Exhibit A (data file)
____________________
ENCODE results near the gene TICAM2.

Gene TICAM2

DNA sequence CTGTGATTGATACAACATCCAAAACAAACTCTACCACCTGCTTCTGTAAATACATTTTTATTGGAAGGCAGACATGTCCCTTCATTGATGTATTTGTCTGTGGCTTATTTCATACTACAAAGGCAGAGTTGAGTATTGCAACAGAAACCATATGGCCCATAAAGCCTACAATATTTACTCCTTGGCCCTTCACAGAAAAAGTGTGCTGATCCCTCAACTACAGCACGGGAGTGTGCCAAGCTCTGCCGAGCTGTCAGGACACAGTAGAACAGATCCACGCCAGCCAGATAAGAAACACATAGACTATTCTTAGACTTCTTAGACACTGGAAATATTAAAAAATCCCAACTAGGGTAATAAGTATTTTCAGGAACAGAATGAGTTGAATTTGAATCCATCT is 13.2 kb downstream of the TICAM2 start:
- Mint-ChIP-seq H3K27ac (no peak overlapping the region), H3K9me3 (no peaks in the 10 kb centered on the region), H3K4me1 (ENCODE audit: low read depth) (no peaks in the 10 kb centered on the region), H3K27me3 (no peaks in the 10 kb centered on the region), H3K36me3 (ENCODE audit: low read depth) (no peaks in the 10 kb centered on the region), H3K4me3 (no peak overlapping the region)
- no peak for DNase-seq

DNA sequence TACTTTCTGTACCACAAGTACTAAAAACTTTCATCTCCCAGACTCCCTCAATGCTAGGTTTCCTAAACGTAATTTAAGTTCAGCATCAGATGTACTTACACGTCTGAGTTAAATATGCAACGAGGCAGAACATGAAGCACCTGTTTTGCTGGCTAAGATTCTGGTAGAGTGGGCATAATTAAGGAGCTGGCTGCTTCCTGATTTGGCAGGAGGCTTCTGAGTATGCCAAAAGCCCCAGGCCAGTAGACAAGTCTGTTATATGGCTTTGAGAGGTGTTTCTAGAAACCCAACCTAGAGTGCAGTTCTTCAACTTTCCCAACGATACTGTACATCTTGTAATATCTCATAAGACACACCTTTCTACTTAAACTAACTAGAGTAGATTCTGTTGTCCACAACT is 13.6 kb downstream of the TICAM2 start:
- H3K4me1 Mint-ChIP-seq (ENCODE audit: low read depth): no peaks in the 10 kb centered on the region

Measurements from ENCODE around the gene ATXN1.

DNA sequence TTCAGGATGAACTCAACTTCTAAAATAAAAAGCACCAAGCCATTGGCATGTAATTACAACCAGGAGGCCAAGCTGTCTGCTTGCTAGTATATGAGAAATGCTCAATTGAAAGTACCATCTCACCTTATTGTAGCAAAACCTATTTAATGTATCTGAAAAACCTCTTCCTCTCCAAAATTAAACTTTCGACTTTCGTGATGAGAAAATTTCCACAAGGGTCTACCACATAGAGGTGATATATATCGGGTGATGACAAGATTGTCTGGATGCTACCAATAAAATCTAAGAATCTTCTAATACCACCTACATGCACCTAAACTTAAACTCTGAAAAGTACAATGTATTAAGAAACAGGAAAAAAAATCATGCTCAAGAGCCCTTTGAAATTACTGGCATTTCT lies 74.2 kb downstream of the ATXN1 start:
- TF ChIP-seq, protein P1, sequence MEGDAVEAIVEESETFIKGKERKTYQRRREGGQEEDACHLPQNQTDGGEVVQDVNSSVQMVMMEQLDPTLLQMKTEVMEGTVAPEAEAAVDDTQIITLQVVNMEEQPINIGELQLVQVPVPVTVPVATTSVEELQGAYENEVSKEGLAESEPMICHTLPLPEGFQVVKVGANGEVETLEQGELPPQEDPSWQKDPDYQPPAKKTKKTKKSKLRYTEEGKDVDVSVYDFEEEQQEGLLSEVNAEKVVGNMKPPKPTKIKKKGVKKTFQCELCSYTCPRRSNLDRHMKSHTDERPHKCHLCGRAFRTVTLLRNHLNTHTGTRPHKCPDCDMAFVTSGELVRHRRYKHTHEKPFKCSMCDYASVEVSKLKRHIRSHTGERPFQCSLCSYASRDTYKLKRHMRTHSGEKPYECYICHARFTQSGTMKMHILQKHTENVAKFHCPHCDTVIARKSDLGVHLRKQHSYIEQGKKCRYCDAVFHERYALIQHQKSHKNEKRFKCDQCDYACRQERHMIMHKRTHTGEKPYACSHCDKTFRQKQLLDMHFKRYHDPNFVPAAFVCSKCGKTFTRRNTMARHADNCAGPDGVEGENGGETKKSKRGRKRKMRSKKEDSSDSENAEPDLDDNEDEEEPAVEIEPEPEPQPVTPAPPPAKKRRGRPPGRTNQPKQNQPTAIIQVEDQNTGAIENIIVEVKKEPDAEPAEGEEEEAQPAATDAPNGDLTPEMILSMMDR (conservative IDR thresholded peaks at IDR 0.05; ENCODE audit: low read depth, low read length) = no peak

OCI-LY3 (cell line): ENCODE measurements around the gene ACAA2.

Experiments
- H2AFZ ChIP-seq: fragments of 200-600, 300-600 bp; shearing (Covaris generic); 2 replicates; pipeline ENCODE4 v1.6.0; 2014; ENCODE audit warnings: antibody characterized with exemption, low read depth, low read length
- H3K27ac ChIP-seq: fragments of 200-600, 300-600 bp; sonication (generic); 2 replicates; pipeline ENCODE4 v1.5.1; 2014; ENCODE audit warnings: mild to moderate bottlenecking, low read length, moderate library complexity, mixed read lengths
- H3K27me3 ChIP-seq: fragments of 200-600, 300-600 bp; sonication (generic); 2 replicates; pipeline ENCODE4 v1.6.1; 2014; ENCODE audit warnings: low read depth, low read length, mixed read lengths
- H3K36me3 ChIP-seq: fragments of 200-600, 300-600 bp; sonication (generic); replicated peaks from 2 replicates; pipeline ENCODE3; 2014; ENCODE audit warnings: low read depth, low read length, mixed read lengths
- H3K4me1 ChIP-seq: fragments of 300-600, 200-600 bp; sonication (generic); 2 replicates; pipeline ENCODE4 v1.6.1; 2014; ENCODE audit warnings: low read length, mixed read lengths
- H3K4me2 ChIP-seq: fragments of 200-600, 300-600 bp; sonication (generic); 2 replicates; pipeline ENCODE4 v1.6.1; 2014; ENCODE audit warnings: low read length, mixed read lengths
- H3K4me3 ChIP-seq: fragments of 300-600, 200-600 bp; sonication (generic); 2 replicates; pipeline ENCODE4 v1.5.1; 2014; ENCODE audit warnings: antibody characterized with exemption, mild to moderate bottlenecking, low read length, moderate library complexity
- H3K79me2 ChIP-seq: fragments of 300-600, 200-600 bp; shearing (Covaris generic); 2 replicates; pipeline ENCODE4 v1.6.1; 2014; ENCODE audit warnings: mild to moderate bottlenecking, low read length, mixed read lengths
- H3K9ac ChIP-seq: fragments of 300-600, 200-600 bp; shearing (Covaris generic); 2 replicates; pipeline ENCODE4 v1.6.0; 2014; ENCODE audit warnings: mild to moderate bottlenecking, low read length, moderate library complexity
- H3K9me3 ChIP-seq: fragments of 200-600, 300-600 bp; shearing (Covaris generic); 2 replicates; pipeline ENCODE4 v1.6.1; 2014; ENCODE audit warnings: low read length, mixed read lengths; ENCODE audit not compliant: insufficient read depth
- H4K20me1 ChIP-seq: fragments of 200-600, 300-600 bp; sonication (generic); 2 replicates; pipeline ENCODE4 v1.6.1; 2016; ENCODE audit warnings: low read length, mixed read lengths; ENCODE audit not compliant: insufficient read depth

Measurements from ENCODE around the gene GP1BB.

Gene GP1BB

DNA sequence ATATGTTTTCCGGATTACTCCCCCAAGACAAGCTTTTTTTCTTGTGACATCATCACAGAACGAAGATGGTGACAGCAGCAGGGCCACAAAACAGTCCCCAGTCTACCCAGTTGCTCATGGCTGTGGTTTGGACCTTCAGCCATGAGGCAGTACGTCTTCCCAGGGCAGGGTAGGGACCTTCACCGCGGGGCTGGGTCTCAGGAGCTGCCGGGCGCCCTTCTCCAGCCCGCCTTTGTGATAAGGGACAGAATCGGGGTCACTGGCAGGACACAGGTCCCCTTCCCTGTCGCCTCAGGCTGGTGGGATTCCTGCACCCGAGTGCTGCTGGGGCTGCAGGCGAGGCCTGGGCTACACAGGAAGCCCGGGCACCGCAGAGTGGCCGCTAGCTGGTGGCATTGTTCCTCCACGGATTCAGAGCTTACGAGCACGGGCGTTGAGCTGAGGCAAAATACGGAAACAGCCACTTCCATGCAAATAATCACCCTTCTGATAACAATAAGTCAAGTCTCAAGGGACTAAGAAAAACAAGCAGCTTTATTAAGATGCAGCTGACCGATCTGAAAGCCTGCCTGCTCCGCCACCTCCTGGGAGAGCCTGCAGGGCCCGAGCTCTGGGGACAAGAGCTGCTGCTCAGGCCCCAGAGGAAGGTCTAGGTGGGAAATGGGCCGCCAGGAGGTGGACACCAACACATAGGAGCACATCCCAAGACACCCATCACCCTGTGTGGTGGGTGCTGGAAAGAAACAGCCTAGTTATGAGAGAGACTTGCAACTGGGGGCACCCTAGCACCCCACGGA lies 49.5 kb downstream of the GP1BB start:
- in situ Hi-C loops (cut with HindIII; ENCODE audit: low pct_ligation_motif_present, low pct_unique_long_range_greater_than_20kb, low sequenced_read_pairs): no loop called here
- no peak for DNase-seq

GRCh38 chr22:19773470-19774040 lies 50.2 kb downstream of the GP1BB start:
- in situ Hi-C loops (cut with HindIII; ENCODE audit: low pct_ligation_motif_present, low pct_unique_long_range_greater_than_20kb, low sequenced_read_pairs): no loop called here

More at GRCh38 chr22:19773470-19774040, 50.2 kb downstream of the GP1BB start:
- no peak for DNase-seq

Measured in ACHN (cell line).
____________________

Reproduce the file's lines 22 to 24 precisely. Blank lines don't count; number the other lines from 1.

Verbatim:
- H3K9me3 ChIP-seq: fragments of 200-600, 300-600 bp; shearing (Covaris generic); 2 replicates; pipeline ENCODE4 v1.6.1; 2014; ENCODE audit warnings: low read length, mixed read lengths; ENCODE audit not compliant: insufficient read depth
- H4K20me1 ChIP-seq: fragments of 200-600, 300-600 bp; sonication (generic); 2 replicates; pipeline ENCODE4 v1.6.1; 2016; ENCODE audit warnings: low read length, mixed read lengths; ENCODE audit not compliant: insufficient read depth

Measurements from ENCODE around the gene GP1BB.